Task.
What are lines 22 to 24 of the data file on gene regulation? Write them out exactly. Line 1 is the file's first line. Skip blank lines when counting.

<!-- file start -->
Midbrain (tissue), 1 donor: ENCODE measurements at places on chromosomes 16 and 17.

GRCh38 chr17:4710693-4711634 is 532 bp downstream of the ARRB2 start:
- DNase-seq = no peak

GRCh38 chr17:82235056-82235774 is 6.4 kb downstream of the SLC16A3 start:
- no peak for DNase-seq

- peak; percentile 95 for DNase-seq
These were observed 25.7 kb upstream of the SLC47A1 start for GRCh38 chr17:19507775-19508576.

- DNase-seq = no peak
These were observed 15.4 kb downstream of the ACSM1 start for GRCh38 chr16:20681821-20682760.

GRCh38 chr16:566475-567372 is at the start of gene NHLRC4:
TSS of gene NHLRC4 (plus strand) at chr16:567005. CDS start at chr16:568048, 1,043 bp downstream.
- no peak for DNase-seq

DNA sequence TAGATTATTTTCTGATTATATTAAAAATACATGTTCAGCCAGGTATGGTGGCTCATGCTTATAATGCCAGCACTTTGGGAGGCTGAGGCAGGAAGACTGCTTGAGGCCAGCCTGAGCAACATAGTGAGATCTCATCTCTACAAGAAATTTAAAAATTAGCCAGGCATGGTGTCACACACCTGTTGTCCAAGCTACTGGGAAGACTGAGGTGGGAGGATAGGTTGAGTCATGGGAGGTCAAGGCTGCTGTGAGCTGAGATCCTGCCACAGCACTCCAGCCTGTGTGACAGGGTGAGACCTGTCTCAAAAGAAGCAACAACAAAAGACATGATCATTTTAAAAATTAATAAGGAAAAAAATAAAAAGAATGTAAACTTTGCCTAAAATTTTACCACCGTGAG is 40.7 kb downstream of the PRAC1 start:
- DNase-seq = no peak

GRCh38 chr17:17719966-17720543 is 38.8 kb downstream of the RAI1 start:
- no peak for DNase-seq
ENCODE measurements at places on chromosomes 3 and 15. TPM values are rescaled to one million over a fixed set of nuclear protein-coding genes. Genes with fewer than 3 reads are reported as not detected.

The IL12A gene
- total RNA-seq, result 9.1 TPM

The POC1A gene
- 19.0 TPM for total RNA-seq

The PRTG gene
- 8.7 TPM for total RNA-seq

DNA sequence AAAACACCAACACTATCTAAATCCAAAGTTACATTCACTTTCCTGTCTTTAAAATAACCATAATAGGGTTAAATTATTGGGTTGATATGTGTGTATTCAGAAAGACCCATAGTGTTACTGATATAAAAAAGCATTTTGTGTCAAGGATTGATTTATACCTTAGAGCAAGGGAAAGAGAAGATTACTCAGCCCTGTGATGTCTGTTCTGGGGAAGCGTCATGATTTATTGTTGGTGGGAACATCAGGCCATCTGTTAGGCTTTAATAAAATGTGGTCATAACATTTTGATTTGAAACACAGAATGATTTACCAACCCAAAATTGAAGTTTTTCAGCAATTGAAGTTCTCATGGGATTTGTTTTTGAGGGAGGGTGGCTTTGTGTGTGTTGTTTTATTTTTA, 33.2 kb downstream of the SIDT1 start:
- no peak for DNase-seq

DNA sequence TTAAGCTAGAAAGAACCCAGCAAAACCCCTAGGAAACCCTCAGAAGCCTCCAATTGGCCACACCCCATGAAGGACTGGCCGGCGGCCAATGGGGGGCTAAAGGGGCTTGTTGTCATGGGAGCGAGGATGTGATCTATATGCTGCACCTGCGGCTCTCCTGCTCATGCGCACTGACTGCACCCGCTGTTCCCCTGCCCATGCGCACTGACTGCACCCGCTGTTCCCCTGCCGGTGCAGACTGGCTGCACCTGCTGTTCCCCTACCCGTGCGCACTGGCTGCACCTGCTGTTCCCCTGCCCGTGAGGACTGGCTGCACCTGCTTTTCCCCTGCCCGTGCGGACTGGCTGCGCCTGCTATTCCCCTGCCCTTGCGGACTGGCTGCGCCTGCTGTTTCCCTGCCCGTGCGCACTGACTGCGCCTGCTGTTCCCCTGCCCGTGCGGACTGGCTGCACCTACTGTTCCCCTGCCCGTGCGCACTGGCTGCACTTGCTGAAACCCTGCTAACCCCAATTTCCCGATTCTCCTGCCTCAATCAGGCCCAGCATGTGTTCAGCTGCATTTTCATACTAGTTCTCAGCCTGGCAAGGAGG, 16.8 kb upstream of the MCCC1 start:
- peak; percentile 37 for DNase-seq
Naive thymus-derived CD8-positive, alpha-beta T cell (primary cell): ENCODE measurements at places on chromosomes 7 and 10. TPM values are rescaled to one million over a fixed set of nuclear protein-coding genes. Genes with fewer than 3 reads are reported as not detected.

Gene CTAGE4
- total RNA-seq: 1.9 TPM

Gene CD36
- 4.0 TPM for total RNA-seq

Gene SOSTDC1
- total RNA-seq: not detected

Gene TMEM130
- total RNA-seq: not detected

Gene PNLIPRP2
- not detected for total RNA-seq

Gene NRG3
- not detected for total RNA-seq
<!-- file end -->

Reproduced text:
The PRTG gene
- 8.7 TPM for total RNA-seq

DNA sequence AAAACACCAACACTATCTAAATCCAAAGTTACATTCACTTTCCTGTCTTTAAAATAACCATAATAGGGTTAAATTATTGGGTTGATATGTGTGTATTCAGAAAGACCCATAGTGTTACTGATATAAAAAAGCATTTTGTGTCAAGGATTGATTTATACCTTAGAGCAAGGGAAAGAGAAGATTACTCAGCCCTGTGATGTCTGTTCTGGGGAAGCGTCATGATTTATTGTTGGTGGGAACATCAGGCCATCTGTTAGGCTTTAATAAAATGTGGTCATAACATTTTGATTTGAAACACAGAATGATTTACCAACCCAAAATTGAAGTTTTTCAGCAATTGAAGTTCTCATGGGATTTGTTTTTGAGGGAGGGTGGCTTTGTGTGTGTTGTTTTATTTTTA, 33.2 kb downstream of the SIDT1 start: